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  12. hill

    hill High Fiber Member

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    The last Cannonball Run we did was 4,100 MI (round trip) without anything more than a 6-hour stop for sleep e/ way - 1 time only. Averaging 75 mph while driving (which still yields 60 mph factoring in bathroom gas breaks) has one additional phenomena. A brand new windshield was lightly sandblasted as the weather over many states will typically include winds with fine debris that either gets kicked up from cars in front of you or from side gusts. Inspect the windshield after those herculean drives.
    .
     
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  13. Will B

    Will B Active Member

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    @hill: Ooh, I kinda think a Cannonball run would be a fun thing to do! Alas the PPPXP doesn't qualify for the Musketball run which seems like it should be in! :) OK on the windshield, I'll take a look at it. I don't recall anything too dusty, with one day being 100% rain, but still. My old Prius certainly showed its wear and tear for its miles. Windshields got replaced, but the front of the car had chips everywhere.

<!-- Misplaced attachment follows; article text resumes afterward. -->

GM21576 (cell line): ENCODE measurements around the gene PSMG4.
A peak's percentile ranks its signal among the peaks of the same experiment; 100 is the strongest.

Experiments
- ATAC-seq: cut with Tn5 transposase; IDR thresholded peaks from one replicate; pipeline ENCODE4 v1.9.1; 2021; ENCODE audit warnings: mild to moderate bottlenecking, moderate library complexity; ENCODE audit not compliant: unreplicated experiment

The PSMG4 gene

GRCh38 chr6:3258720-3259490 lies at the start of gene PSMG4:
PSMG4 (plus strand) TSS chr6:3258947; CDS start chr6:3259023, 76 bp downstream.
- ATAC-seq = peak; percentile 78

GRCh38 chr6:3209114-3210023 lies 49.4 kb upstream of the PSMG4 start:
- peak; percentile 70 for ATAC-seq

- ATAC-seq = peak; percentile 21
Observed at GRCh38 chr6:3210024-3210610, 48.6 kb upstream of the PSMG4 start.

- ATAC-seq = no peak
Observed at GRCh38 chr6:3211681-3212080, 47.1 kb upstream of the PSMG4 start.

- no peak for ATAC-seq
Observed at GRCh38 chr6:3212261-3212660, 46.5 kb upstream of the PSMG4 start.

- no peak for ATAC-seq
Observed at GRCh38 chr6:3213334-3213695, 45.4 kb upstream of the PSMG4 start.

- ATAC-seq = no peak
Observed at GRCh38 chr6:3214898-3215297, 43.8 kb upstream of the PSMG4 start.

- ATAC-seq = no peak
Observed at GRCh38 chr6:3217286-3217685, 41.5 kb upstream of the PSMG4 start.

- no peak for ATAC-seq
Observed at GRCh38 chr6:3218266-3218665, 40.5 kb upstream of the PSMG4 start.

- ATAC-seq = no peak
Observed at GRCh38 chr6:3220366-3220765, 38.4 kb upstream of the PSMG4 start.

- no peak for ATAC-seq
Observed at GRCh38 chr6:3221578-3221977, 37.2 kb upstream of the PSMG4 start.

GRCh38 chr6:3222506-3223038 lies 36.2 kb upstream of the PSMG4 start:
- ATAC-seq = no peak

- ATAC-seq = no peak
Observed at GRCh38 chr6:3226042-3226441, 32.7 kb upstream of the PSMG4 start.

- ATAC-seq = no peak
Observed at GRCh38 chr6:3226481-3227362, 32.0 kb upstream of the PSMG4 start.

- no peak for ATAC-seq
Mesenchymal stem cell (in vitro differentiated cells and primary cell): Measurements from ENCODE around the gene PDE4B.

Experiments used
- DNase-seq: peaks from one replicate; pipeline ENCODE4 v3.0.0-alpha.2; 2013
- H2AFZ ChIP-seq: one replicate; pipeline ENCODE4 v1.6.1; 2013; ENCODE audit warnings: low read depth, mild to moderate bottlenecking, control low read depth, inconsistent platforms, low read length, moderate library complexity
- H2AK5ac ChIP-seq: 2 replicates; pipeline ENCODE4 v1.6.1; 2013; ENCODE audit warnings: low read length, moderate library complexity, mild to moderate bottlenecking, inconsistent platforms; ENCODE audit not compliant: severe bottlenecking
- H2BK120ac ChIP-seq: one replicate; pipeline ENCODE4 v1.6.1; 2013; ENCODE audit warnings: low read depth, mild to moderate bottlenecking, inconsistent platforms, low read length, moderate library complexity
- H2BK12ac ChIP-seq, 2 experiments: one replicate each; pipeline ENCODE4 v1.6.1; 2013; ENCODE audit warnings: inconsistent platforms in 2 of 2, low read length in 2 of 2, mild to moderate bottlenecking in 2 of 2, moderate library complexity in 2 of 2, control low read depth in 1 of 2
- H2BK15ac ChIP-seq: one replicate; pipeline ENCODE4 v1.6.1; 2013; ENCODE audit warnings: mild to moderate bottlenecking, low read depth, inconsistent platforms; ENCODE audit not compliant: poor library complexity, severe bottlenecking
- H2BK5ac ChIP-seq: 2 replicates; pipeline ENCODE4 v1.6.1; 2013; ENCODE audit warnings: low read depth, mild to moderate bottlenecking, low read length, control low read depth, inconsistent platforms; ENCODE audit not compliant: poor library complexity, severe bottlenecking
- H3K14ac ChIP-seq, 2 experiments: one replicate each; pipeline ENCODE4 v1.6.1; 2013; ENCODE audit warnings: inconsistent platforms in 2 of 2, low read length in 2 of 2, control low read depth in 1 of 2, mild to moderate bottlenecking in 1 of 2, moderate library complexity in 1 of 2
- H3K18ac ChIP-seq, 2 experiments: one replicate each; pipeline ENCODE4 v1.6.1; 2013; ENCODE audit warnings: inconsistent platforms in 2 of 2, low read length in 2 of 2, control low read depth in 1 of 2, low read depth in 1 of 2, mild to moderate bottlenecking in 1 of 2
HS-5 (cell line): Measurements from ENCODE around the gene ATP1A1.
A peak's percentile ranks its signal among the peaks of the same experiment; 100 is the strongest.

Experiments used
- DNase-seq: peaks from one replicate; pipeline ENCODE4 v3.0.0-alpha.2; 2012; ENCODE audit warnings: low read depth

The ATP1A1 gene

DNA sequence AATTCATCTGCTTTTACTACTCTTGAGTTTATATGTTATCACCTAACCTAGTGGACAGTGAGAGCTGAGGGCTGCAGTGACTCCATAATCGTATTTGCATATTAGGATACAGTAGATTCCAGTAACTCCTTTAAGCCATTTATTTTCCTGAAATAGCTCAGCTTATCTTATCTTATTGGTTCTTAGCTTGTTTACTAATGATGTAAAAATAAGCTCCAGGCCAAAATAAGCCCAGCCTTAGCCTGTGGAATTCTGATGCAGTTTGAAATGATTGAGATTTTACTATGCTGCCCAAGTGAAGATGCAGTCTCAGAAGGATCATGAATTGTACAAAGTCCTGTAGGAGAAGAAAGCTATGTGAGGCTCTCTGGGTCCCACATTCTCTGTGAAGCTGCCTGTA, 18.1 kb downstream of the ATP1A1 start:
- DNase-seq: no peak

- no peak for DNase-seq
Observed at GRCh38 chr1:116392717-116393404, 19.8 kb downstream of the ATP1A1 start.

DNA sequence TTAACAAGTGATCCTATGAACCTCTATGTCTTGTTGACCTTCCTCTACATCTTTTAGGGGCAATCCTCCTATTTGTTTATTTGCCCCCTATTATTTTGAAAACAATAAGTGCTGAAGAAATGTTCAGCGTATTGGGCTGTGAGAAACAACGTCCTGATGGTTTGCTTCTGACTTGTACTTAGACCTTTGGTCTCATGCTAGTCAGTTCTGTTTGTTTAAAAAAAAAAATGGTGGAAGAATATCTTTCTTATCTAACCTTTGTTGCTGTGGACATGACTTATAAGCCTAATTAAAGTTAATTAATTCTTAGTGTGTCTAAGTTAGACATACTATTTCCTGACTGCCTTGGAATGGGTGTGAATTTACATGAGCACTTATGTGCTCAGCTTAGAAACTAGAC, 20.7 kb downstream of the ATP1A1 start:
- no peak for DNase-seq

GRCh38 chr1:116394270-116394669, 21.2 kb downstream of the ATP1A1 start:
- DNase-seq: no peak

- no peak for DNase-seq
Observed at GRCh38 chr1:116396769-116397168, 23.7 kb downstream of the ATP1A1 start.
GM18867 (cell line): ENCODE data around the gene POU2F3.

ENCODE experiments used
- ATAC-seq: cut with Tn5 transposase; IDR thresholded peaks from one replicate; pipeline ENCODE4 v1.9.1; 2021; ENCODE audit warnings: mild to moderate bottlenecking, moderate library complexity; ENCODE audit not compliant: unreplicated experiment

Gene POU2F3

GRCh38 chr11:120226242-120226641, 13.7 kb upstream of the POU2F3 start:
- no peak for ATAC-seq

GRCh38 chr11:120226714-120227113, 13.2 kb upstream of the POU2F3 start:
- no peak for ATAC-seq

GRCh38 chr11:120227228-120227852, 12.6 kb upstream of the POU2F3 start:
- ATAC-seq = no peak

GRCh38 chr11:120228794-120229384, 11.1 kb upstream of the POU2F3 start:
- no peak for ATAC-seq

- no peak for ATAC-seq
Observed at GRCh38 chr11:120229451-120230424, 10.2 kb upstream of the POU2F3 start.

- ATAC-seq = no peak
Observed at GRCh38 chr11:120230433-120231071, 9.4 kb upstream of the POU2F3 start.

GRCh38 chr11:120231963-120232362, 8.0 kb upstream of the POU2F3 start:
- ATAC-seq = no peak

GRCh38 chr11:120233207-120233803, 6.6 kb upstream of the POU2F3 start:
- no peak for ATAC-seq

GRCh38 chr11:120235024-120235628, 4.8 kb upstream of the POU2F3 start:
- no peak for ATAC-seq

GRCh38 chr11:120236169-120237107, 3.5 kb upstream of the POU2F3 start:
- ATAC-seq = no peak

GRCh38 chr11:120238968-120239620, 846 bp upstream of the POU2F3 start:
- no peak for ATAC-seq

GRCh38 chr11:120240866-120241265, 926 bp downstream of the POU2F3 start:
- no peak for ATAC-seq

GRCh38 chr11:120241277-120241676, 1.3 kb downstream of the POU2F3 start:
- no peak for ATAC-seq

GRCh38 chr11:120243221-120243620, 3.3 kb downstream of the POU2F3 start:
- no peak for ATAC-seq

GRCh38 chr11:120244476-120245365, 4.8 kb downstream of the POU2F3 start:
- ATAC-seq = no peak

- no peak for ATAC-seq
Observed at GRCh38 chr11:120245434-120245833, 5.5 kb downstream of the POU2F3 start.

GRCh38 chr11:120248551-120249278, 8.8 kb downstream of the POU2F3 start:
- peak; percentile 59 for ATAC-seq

will
     
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  14. Roqu3

    Roqu3 Member

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    Now this is a good review, I would really like to see how that Traffic Jam Assist works
     
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  15. Will B

    Will B Active Member

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    @Roqu3: As noted, that is the feature that was the biggest surprise. I expected DRCC and LKA to be big and they were, but TJA was where I expected little but was really surprised how much it reduced the stress of traffic jam driving.

    You still have to pay attention or the camera yells at you which is good. However, supervising the car driving itself and it managing the inching forward and breaking is a whole lot less of a workload than doing it yourself. Traffic jams are no fun, but TJA makes them "just" a time waste, not a stressor too--at least for me.

    BTW, fun note: If the car stops completely, it won't yell at you when you look away, but if traffic starts moving and you are still looking away it then beeps at you to either hit resume or look forward. It was a fun game "starting" the car simply by looking forward! :) Dumb game, but hey, in a traffic jam you find weird things to do for entertainment.

    will
     
  16. Trollbait

    Trollbait It's a D&D thing

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    Liked the error post as it looked lonely.

    LKA - was the beep the only warning? The dash display of the Subaru has a graphic that lets you know that the car is seeing a line or not, in addition to the pop up message when LKA is totally lost. Plus there are a set of LEDs at the base of the windshield that give the same info, in addition to letting you know the DRCC is following a car ahead.

    Maintenance reset - pretty sure this is just a 5000 mile countdown for all Toyotas. There are checks and tire rotations that the schedule recommends.